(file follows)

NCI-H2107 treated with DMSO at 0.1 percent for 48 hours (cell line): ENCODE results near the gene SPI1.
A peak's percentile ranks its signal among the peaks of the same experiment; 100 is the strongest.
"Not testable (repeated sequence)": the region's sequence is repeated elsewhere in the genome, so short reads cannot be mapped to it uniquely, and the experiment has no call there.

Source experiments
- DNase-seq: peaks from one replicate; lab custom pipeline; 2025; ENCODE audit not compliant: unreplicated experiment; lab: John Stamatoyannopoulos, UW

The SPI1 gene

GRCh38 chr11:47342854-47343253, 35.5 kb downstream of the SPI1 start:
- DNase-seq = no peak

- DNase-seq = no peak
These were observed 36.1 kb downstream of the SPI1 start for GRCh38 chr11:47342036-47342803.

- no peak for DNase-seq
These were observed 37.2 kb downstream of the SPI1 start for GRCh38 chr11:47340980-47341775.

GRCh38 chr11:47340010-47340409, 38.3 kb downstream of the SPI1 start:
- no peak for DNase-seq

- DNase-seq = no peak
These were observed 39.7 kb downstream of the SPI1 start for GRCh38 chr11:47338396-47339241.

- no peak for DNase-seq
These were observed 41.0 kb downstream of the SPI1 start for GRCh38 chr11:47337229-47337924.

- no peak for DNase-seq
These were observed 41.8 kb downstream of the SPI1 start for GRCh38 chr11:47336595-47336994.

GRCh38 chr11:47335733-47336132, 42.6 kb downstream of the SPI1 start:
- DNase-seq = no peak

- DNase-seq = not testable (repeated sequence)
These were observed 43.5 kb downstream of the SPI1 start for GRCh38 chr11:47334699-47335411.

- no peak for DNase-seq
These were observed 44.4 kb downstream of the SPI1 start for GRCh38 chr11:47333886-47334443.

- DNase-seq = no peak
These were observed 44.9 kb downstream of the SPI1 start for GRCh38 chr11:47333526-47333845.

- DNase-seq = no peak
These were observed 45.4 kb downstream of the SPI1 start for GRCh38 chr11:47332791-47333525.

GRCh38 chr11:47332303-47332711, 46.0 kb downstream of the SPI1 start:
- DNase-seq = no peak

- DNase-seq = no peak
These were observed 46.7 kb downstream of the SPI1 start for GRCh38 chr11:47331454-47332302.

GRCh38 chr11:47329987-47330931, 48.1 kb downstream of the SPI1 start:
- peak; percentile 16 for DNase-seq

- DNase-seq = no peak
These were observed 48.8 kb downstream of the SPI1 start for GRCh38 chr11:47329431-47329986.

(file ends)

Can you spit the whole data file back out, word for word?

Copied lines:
NCI-H2107 treated with DMSO at 0.1 percent for 48 hours (cell line): ENCODE results near the gene SPI1.
A peak's percentile ranks its signal among the peaks of the same experiment; 100 is the strongest.
"Not testable (repeated sequence)": the region's sequence is repeated elsewhere in the genome, so short reads cannot be mapped to it uniquely, and the experiment has no call there.

Source experiments
- DNase-seq: peaks from one replicate; lab custom pipeline; 2025; ENCODE audit not compliant: unreplicated experiment; lab: John Stamatoyannopoulos, UW

The SPI1 gene

GRCh38 chr11:47342854-47343253, 35.5 kb downstream of the SPI1 start:
- DNase-seq = no peak

- DNase-seq = no peak
These were observed 36.1 kb downstream of the SPI1 start for GRCh38 chr11:47342036-47342803.

- no peak for DNase-seq
These were observed 37.2 kb downstream of the SPI1 start for GRCh38 chr11:47340980-47341775.

GRCh38 chr11:47340010-47340409, 38.3 kb downstream of the SPI1 start:
- no peak for DNase-seq

- DNase-seq = no peak
These were observed 39.7 kb downstream of the SPI1 start for GRCh38 chr11:47338396-47339241.

- no peak for DNase-seq
These were observed 41.0 kb downstream of the SPI1 start for GRCh38 chr11:47337229-47337924.

- no peak for DNase-seq
These were observed 41.8 kb downstream of the SPI1 start for GRCh38 chr11:47336595-47336994.

GRCh38 chr11:47335733-47336132, 42.6 kb downstream of the SPI1 start:
- DNase-seq = no peak

- DNase-seq = not testable (repeated sequence)
These were observed 43.5 kb downstream of the SPI1 start for GRCh38 chr11:47334699-47335411.

- no peak for DNase-seq
These were observed 44.4 kb downstream of the SPI1 start for GRCh38 chr11:47333886-47334443.

- DNase-seq = no peak
These were observed 44.9 kb downstream of the SPI1 start for GRCh38 chr11:47333526-47333845.

- DNase-seq = no peak
These were observed 45.4 kb downstream of the SPI1 start for GRCh38 chr11:47332791-47333525.

GRCh38 chr11:47332303-47332711, 46.0 kb downstream of the SPI1 start:
- DNase-seq = no peak

- DNase-seq = no peak
These were observed 46.7 kb downstream of the SPI1 start for GRCh38 chr11:47331454-47332302.

GRCh38 chr11:47329987-47330931, 48.1 kb downstream of the SPI1 start:
- peak; percentile 16 for DNase-seq

- DNase-seq = no peak
These were observed 48.8 kb downstream of the SPI1 start for GRCh38 chr11:47329431-47329986.